Saturday, August 15, 2009
A New Exercise Program Has Really Helped – Part II
In yesterday’s post, I discussed why I feel exercise is important to those of us living with Kennedy’s Disease. In today’s post, I thought I would discuss the program in more detail.
Since I have lost a lot of confidence in my muscles’ ability to hold me upright, I tend to not stand totally erect. To counteract this tendency, I was asked to stand facing a wall or counter (in case I need support) and without holding on to anything ‘stand at attention’ with my butt and stomach pulled in, chest out, shoulders back, and chin up. Once comfortable with the position, I close my eyes and continue to focus on just standing straight. It is amazing all of the muscles that I use with this exercise. I can feel them firing all over the body. Then, I open my eyes and begin to move (sway) my hips and upper body left then right to put more weight on one leg and then the other. All of the muscles previously used are now being worked plus a few dozen more. One area that is particularly weak is the toes. They can no longer hold my weight if I lean forward. This exercise really helps in focusing attention on the toes and using them to keep my upright. I highly recommend it.
After I finish with the hip sways, I immediately go into my stepping in place. I lift the left leg as high as possible and count to ten. Then I switch to the right leg. I perform sixty steps. When I first started this exercise, I was having trouble performing twenty.
Another important exercise is standing up from a chair. It is amazing how many muscles are needed to perform that simple function. The chair push-up exercise is very good for working the arms, shoulders, back, and quads.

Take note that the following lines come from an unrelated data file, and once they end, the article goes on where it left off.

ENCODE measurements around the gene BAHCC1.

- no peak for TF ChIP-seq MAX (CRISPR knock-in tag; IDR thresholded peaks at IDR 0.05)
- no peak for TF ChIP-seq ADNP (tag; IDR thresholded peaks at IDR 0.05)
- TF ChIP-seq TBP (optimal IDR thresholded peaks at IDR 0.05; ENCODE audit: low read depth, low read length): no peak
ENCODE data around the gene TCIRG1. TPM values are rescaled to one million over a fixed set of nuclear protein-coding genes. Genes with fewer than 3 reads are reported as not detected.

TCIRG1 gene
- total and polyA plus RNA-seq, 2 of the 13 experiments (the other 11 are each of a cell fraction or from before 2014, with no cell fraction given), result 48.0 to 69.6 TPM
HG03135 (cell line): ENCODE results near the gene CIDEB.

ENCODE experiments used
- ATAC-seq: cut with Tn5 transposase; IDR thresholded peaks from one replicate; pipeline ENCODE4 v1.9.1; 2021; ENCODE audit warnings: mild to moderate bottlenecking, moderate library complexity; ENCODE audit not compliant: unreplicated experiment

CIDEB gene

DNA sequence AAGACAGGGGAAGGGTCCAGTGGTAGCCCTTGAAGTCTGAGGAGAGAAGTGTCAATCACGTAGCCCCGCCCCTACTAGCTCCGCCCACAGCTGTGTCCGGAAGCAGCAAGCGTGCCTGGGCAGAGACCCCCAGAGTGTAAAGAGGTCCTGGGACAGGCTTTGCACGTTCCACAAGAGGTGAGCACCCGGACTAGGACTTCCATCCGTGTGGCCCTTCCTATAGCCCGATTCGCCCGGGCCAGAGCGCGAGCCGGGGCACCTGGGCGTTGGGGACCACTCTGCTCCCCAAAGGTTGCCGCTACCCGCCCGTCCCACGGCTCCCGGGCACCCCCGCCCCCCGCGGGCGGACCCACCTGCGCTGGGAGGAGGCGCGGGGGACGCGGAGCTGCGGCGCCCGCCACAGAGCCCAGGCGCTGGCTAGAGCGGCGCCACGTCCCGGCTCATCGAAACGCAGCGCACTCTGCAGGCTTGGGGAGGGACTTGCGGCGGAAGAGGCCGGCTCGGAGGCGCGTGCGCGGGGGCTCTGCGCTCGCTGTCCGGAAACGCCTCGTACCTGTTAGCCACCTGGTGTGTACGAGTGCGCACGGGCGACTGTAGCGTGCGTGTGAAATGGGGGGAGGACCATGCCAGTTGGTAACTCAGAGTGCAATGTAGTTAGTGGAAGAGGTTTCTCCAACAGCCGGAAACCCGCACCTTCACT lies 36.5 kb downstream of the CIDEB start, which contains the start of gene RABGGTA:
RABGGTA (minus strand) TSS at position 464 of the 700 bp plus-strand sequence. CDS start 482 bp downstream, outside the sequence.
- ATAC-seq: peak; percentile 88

I never finish a workout without working my neck and throat muscles as well as my fingers, hands and wrists. They are often the most neglected and need constant work to remain strong and viable.
One of the "secrets" imparted to me is that when I exercise I need to improve my visualization of the actual working of the muscles. That involves focusing the brain on contracting and releasing the muscles I am working. Initially I could not feel anything, but the more I focus the better I can feel the muscles working.
As you can tell, I am pumped! It has been nine months since I started the program. Initially, most of the exercises were somewhat difficult. Fortunately, I have progressed to a point that I exercise for an hour every other day. On the ‘off days’ I have a short program that I do for about fifteen minutes. I am now using light weights and performing multiple reps with each exercise. I am definitely stronger and more confident.
I felt that if the program worked this well for me, it might help others so I published an updated ‘Smart Exercise Guide’. This guide is for beginners and can be ‘tweaked’ as capabilities improve. The guide (PDF) can be found by following this link: "Smart Exercise Guide". If you decide to exercise, remember to take it easy when starting out. You are not trying to rebuild muscles that have been declining in strength for several years in a few days. Work into the program gradually. It is better to have a daily (or every other day) routine than a once a week (or month) program. And, most importantly, “Enjoy!”
Once again, repeat after me, “Exercise is good. Being a couch potato is bad.”